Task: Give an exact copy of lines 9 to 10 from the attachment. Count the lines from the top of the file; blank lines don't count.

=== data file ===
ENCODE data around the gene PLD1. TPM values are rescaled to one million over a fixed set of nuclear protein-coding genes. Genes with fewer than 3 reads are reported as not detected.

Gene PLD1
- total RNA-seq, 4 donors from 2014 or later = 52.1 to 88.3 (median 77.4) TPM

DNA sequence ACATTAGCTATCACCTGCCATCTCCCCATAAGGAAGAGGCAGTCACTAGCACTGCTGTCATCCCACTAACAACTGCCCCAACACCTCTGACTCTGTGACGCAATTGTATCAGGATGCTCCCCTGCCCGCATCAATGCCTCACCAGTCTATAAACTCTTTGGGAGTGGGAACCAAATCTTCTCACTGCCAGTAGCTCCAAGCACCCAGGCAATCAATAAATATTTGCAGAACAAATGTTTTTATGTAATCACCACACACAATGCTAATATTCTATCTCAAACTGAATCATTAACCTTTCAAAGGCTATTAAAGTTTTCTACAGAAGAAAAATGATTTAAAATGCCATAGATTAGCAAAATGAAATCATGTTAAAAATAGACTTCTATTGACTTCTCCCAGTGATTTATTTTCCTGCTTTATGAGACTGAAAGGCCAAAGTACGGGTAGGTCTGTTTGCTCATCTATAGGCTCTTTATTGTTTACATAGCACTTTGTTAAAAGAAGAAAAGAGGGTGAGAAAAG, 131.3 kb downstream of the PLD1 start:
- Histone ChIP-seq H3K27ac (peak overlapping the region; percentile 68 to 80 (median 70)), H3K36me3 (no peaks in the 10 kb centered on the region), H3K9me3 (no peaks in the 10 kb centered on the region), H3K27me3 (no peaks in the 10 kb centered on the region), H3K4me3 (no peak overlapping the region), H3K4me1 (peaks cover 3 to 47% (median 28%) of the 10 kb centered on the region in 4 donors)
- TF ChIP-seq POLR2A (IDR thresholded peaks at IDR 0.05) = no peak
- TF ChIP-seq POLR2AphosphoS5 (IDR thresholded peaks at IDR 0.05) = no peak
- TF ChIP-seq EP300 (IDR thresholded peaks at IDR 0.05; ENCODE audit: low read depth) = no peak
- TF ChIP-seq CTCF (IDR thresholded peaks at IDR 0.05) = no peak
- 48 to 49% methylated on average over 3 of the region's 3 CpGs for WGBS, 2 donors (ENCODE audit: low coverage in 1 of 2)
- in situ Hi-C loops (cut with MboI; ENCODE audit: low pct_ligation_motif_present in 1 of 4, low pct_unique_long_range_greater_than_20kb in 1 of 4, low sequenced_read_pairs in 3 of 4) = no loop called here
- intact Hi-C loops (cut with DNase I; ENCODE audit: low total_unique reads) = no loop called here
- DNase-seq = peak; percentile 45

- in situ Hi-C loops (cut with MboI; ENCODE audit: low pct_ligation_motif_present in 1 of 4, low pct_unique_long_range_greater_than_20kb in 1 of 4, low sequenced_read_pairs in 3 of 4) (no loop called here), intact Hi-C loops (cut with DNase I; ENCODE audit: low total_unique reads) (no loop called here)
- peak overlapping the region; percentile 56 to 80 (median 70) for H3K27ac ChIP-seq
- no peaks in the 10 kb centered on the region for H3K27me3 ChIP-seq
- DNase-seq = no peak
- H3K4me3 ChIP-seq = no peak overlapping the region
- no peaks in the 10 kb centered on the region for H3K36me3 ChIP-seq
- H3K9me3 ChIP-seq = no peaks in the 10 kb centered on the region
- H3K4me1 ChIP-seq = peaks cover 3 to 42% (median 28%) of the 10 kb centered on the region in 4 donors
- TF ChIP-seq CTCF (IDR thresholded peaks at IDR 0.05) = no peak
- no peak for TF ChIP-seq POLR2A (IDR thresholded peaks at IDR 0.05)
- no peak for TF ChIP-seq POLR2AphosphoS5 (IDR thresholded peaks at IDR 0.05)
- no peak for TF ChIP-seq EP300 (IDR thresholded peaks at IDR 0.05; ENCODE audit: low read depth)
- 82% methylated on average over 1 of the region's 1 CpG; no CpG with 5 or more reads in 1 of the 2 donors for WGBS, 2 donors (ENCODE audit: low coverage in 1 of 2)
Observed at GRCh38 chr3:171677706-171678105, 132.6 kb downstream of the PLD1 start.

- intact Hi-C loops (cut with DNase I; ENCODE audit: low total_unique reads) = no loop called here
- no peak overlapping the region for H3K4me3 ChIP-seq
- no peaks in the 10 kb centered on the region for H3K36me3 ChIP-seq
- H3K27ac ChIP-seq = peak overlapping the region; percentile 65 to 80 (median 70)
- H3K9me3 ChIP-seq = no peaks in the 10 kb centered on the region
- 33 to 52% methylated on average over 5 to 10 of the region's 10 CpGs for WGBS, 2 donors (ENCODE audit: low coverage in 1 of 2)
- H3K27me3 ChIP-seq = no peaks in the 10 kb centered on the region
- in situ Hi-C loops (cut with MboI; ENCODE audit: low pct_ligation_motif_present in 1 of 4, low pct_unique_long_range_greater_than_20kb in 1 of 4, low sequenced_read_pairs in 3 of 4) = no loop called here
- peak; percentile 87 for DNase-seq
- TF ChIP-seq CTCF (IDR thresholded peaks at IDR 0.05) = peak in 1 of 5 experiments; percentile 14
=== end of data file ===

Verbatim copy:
- TF ChIP-seq CTCF (IDR thresholded peaks at IDR 0.05) = no peak
- 48 to 49% methylated on average over 3 of the region's 3 CpGs for WGBS, 2 donors (ENCODE audit: low coverage in 1 of 2)